Ted Cruz Should Embrace Canada

Ted Cruz should know better than to play to the birthers.

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There's a great scene from the vastly underrated comedy film, "Canadian Bacon," in which the White House (headed by Alan Alda playing the fictional president), warns Americans about the grave danger from our Neighbors to the North. The president, facing an economic downturn caused by the peacetime decline in defense contracting, needs to find a new enemy as a basis for building more weapons. He approaches the Russians, who decline ("don't be such a sore winner!" they say). So he targets Canada, drawing "a line in the snow" (which looks suspiciously made of maple syrup).

"Canadians walk among us, undetected," a fake TV ad says, listing the names of such potential threats as Lorne Greene and singer Anne Murray. And let's not forget about Martin Short, William Shatner, Michael J. Fox and Celine Dion.

Now we have to add to the warning list GOP Sen. Ted Cruz of Texas. Who knew?

[See a collection of political cartoons on the Republican Party.]

The Dallas Morning News did, noting in a story that while Cruz is indeed a U.S. citizen, having been born to American parents, he is also a Canadian citizen, having been born in Alberta. No big deal; right? We get along with Canada. It's actually one of the few countries left that seems to have relatively few axes to grind with us. They like coming over the border to shop, avoiding their prohibitively high VAT. And Americans like partaking of their stellar beer. What could be wrong with having an elected official who has dual citizenship with Canada?

Cruz finds something wrong with it, it seems. "Nothing against" Canada, he says, but he's renouncing his Canadian citizenship. There's no clear reason for this, unless Cruz decides to run for president. And even then, there's no clear reason for it, since he is a U.S. citizen and therefore eligible to run.

The only reason to give up the dual citizenship is to appease the so-called "birthers," whom one is tempted to call clinically insane, except that would be insensitive to people who have actual mental illnesses. The birthers, of course, continue to believe, despite all evidence to the contrary, that President Obama is not really a U.S. citizen. They think his Hawaii birth certificate is a fake, and that he was really born in Kenya, birthplace of his father. That in itself is idiotic, since his mother being born in Kansas and would make her son a U.S. citizen. But logic has no place with this group; there's nothing logical about hatred. It's all about resenting the "other," the person of a different skin hue who just doesn't look like the sort of person the birthers want as president.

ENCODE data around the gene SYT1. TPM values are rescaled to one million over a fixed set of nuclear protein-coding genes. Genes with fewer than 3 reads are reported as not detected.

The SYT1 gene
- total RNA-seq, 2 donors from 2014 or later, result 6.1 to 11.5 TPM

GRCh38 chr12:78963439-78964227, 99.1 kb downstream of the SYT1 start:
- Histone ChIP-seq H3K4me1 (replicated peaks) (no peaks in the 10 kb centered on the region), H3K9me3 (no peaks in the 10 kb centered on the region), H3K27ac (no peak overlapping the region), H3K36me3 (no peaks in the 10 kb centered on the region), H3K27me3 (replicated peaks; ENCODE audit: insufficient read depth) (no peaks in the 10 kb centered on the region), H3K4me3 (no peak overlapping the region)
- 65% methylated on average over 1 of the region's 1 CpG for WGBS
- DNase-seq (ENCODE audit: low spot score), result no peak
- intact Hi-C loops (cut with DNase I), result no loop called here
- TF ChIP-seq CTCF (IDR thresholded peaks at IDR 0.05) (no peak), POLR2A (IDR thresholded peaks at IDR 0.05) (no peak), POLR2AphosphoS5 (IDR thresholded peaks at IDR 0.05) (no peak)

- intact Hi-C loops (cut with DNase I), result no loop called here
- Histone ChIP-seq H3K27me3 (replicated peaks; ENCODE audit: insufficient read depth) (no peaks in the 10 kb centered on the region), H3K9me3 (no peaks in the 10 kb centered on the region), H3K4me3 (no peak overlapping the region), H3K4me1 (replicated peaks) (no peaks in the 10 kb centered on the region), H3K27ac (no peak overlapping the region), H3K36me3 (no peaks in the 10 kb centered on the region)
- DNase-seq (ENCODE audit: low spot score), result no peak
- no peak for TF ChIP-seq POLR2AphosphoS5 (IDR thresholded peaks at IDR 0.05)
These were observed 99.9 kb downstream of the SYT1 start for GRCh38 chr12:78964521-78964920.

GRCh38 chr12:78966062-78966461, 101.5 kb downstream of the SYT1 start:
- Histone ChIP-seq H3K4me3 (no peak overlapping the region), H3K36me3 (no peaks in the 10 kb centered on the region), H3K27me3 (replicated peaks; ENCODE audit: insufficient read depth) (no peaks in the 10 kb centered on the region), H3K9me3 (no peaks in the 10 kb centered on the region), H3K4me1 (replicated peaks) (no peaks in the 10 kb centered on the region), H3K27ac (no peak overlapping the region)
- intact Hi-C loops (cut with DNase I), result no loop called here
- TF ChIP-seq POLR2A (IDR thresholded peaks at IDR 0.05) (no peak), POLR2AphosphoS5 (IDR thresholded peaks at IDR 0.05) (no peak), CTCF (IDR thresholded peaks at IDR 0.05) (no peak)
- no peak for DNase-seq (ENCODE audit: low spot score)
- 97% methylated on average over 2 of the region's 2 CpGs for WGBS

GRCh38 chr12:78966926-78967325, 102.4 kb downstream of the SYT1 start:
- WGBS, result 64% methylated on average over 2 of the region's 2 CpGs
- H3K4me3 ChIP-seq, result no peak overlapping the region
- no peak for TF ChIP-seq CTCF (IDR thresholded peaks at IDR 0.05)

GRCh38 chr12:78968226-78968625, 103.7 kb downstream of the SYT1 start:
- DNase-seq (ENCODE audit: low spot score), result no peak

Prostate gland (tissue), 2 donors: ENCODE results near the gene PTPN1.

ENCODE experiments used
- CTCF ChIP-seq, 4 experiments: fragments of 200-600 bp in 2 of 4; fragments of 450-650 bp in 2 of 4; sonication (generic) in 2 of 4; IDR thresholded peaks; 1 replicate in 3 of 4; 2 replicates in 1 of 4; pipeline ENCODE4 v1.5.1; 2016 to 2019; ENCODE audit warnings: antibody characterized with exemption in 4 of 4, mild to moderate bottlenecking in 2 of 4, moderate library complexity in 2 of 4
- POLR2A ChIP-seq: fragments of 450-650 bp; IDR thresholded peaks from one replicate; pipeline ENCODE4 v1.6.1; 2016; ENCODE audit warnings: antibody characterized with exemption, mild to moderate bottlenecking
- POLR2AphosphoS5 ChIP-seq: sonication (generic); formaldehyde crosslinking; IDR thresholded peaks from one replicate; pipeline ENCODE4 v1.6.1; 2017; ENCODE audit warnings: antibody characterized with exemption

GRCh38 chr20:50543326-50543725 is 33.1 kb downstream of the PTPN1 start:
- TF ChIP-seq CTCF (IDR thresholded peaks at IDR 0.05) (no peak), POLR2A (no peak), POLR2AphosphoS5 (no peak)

[Check out our editorial cartoons on President Obama.]

Worse, Cruz's declaration merely empowers Donald Trump, who serially flirts with a fantastical presidential run and whose greatest feats are his bad comb-over and his utter lack of humility in putting his own name on everything that doesn't move. Cruz is a firebrand and an instigator, and may not be what the bitterly divided Senate needs right now. But he's very smart, and he should know better than to stoop to the level of Donald Trump.

The world, and the country, is becoming more international and interconnected. If Obama's status as a biracial man was a statement of who we are as a people, then having a candidate who holds dual citizenship might be a positive sign of our inter-relationship around the world. Cruz has a lot of barriers as a presidential candidate. Dual citizenship with Canada would have been a plus.

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